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Jury orders Bayer to pay $2 billion in third Roundup trial


Things continue to snowball for Bayer in the California courtrooms — in a ruling today, the company that acquired Monsanto was ordered by a jury to pay $2 billion to a couple who blamed their cancer on the glyphosate-based Roundup weedkiller.

This is the largest payout in this series of cases to date — and, in fact, rates as one of the highest payouts in history over an alleged defective product. The verdict comes about a month and a half after a jury awarded $80 million to another person, Edwin Hardeman, who has cancer.

In this new case, lawyers for Alva and Alberta Pilliod argued in San Francisco Superior Court that the couple’s non-Hodgkin lymphoma was the result of using Roundup for more than four decades as part of residential landscaping.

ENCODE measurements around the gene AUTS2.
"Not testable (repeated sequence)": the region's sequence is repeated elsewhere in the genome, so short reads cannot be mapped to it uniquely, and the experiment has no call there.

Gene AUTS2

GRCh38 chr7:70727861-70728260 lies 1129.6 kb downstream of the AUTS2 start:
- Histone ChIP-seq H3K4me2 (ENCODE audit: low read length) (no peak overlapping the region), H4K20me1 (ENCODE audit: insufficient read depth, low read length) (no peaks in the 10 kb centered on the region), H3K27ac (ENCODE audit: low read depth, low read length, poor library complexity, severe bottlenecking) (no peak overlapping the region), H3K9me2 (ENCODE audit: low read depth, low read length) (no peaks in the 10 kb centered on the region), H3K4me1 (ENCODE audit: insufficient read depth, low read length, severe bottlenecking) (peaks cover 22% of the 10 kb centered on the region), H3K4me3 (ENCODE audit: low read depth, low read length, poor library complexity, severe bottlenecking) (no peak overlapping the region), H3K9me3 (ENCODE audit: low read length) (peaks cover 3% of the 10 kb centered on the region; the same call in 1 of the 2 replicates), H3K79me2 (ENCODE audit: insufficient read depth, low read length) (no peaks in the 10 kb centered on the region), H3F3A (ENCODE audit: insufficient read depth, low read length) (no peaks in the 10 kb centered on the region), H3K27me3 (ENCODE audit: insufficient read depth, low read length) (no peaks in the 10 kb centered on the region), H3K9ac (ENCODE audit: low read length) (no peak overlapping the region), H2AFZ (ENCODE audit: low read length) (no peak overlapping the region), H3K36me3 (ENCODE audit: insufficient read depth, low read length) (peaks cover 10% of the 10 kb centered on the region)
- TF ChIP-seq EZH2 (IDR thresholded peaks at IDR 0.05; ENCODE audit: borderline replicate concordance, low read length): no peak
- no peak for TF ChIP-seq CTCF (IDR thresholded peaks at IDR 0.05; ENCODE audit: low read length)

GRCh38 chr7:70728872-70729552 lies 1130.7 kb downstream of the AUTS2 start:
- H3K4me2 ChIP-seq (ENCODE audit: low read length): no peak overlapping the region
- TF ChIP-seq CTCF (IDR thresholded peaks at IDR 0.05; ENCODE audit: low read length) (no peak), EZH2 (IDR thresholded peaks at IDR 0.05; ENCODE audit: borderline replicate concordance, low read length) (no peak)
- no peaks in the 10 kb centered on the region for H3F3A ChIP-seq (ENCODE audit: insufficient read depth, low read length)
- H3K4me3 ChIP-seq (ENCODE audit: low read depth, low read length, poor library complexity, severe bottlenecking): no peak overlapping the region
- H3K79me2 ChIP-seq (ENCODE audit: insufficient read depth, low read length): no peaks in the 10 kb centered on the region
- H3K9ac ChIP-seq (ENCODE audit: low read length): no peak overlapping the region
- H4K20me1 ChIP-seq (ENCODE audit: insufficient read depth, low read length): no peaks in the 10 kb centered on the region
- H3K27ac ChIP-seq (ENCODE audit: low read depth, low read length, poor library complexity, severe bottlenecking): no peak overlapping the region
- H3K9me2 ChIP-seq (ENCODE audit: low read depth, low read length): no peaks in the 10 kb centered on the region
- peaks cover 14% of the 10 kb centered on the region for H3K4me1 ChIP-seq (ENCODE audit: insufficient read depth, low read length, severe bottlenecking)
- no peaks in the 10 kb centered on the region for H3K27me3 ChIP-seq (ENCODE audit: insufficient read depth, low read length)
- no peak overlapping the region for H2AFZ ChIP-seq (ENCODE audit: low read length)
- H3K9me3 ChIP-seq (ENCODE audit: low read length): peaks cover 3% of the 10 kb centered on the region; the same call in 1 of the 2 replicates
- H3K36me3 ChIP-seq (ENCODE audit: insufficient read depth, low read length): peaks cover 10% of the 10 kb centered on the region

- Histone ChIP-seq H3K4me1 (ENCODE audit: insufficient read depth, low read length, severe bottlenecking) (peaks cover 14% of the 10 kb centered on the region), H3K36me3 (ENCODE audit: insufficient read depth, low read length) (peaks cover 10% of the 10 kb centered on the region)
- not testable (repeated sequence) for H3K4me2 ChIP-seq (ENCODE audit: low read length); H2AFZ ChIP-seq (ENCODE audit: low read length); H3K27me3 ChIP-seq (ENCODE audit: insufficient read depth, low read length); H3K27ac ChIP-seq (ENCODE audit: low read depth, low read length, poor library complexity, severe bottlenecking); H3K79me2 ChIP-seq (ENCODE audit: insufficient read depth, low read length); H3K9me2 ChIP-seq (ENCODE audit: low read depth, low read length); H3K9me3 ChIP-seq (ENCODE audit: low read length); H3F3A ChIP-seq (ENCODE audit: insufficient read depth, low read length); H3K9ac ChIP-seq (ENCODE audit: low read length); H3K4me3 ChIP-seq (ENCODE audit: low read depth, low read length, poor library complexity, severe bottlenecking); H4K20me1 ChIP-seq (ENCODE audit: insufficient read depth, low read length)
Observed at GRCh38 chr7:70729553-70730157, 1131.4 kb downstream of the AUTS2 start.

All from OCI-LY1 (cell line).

According to Bloomberg, “An award of $2 billion will be vulnerable to a legal challenge by Bayer because courts have generally held that punitive
damages shouldn’t be more than 10 times higher than compensatory damages.”

This is the latest defeat for the widely used herbicide, often hailed as one of the safest weedkillers available. Nearly all scientific bodies and associated research have affirmed the safety of glyphosate.

In addition to the Hardeman and Pilliod cases, a jury in San Francisco last year initially awarded a man, Dewayne Johnson, $289 million in a case related to non-Hodgkin’s lymphoma and glyphosate-based products, but the judge later slashed the punitive damages levied against Bayer/Monsanto in that case to $39 million, down from $250 million (and left another $39 million in compensatory damages intact). In that case, the jury said that the company deliberately failed to warn consumers or regulators about the product’s risks. An appeal is pending.

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